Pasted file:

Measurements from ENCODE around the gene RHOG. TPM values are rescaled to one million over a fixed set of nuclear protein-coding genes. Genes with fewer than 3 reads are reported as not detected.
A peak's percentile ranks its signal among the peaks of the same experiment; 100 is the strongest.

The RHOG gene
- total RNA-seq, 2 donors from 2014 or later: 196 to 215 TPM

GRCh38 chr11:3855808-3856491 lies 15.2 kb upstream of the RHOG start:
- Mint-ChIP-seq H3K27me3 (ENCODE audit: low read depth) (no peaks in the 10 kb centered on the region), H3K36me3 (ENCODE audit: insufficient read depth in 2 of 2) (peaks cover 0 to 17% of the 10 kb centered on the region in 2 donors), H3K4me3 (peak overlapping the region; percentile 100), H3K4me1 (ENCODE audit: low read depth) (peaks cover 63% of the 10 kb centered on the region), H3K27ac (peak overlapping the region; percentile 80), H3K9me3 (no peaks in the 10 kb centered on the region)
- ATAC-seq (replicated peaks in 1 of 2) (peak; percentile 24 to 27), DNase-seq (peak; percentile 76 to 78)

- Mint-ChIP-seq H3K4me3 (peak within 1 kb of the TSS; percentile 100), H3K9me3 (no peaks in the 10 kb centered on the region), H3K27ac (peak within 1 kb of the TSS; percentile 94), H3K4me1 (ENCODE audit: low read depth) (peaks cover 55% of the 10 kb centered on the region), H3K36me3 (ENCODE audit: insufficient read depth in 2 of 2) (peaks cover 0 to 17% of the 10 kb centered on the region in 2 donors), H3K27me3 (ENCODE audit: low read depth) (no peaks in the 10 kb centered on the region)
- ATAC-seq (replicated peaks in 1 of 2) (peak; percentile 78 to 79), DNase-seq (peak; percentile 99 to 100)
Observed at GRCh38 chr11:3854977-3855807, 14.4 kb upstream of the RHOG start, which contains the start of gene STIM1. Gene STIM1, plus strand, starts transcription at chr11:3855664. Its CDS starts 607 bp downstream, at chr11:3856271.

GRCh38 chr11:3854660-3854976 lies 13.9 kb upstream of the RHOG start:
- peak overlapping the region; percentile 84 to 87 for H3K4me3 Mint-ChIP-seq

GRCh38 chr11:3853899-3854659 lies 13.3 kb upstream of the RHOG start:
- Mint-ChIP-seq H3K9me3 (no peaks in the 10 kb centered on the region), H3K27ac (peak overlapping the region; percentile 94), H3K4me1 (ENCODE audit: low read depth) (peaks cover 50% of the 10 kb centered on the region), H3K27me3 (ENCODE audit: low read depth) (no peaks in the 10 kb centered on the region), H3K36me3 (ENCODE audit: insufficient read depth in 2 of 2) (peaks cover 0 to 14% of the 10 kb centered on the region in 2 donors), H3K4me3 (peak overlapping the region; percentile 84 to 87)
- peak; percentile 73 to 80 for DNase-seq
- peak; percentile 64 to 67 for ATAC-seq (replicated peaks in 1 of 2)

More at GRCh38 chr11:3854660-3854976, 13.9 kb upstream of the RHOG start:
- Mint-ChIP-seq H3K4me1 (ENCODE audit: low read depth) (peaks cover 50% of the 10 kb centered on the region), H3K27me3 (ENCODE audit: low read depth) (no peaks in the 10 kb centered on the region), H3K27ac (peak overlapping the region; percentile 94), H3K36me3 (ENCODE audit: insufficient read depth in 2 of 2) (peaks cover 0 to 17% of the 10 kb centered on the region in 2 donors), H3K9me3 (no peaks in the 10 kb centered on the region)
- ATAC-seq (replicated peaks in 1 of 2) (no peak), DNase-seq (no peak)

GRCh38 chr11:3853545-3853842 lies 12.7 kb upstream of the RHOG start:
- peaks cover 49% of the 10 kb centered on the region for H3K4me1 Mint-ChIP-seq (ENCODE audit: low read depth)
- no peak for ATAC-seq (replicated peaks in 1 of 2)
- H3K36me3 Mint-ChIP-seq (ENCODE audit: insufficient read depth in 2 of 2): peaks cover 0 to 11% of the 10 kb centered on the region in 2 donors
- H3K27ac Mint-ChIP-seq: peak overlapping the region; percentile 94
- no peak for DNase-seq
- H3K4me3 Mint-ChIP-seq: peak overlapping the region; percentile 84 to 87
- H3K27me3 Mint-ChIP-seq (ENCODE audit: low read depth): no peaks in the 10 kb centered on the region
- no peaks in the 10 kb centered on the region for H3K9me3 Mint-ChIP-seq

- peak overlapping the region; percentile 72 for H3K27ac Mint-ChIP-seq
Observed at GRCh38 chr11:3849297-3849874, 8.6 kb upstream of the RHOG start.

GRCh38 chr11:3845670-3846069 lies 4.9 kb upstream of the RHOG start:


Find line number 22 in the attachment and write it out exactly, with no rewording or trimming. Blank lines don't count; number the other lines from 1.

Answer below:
- no peak for ATAC-seq (replicated peaks in 1 of 2)